A word about Black Panther’s rogue gallery. Like Wonder Woman’s, his isn’t filled with memorable villains. Can you name 5? This too is something I think is going to change in the near future.

The Black Panther journeyed from the fictional African nation of Wakanda to New York City, New York to join the the Avengers in The Avengers #52 and he received his first starring feature with Jungle Action #5.

His first notable storyline followed starting in Jungle Action #6 and “Panther’s Rage”. What made this worth looking at? The epic nature of the story and we get to meet T’Challa’s foe, Eric Killmonger.

Staying with Jungle Action and issues #19-22 and Marvel Premiere #51-53, we got the controversial “Black Panther vs. The Klan”.

The Jungle Action stories have aged well and writer-editor Dwayne McDuffie said of the “Black Panther” feature:

“This overlooked and underrated classic is arguably the most tightly written multi-part superhero epic ever. If you can get your hands on it … sit down and read the whole thing. It’s damn-near flawless, every issue, every scene, a functional, necessary part of the whole. Okay, now go back and read any individual issue. You’ll find seamlessly integrated words and pictures; clearly introduced characters and situations; a concise (sometimes even transparent) recap; beautifully developed character relationships; at least one cool new villain; a stunning action set piece to test our hero’s skills and resolve; and a story that is always moving forward towards a definite and satisfying conclusion. That’s what we should all be delivering, every single month. Don [McGregor] and company did it in only 17 story pages per issue.”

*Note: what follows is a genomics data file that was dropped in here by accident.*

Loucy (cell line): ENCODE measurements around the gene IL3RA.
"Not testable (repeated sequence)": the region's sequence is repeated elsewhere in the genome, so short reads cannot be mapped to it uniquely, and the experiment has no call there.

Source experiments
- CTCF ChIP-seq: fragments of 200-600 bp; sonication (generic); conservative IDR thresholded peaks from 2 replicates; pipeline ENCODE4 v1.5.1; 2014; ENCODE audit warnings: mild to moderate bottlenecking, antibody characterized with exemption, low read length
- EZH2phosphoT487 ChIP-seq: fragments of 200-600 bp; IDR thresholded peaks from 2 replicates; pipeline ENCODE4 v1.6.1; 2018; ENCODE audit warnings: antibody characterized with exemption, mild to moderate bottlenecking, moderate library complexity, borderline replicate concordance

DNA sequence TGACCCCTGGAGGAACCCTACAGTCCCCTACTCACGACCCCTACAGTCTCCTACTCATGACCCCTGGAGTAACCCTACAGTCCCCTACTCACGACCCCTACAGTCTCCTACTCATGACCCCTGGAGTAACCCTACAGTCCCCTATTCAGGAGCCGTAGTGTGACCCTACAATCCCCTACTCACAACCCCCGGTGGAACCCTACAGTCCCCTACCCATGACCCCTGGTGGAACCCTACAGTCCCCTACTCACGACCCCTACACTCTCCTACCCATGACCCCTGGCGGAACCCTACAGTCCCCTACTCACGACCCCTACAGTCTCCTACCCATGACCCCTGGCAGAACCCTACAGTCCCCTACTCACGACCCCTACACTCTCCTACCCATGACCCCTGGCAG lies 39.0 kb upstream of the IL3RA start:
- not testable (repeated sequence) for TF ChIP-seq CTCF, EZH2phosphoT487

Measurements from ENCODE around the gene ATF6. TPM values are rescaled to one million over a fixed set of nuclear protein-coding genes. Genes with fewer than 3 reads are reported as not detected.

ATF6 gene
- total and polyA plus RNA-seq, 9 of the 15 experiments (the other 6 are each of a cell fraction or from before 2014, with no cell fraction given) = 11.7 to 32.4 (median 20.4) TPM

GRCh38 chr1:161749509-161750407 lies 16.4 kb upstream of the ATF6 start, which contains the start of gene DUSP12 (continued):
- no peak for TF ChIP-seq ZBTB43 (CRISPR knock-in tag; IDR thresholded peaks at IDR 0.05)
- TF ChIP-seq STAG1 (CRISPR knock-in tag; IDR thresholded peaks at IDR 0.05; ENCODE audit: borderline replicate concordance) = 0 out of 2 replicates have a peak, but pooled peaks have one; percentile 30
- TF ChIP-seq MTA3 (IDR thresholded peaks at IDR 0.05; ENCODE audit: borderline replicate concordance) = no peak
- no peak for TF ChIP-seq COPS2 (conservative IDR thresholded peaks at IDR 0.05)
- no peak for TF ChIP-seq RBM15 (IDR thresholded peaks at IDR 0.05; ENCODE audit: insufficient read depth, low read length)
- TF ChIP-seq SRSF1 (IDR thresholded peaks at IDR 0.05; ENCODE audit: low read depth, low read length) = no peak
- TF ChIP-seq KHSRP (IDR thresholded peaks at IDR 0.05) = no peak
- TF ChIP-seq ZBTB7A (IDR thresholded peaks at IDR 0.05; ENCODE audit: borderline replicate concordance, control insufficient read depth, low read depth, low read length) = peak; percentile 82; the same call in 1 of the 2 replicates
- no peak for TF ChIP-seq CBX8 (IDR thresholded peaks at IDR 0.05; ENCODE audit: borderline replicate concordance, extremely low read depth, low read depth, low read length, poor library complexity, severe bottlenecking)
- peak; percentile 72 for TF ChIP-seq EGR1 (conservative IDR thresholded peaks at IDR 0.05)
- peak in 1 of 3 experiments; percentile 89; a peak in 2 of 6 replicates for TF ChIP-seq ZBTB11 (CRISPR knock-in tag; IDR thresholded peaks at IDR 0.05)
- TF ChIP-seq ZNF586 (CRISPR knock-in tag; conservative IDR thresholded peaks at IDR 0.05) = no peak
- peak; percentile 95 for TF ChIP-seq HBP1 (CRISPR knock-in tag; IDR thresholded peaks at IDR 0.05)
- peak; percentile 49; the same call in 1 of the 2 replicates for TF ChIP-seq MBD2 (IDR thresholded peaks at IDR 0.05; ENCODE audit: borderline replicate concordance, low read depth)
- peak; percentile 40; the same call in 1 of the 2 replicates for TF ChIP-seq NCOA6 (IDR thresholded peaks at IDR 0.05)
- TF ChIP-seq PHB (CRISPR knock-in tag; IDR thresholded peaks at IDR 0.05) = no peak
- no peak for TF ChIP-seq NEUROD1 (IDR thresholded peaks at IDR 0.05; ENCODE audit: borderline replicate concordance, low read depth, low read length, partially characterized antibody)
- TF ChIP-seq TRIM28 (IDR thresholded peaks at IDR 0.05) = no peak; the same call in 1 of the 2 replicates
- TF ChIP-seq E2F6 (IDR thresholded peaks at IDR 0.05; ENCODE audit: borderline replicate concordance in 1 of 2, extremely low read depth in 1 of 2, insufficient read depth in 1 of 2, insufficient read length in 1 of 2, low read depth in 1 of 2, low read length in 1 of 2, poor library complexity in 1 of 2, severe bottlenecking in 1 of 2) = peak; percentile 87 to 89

Unfortunately, low sales took out Jungle Action and Black Panther made sporadic appearances in other books and miniseries.

Then we come to writer Christopher Priest’s and penciller Mark Texeira’s 1998 series The Black Panther, volume 3. Priest immediately jumped into things and made Black Panther not only feel important but relevant. From his initial “The Client” that introduced Everett K. Ross to his “Enemy of the State” storyline in Black Panther #6-12 threw T’Challa into the fire when he responds to the involvement of the US government in actions against Wakanda and the Avengers have to step in. Priest put his own stamp on the Black Panther/Killmonger dynamic in Black Panther #16-20 “Killmonger’s Rage”.

It was Black Panther #26-29 “Sturm und Drang” that gave us a deeper and wider appreciation of T’Challa’s power and place in the Marvel universe. Black Panther “Enemy of the State II” further cemented this with T’Challa bumping up against Tony Stark. Oh, and Wolverine shows up too.

Black Panther’s importance carried on in the 4th volume of his series and writer Reginald Hudlin’s first storyline that ran the first six issues titled “Who is the Black Panther?” gave us a fresh look at Wakanda and it’s significance to T’Challa.

Black Panther “See Wakanda and Die” is another high point that throws us into the action of a very gripping invasion of the Skulls and what Black Panther must do to protect his country and those who rely on him.

While we’ve started to scratch the surface of Black Panther’s potential, his best stories remain in front of him.

What Black Panther stories do you like the best?

That’s all the time I have. Check out our Comic Book Reviews tomorrow and see you next week!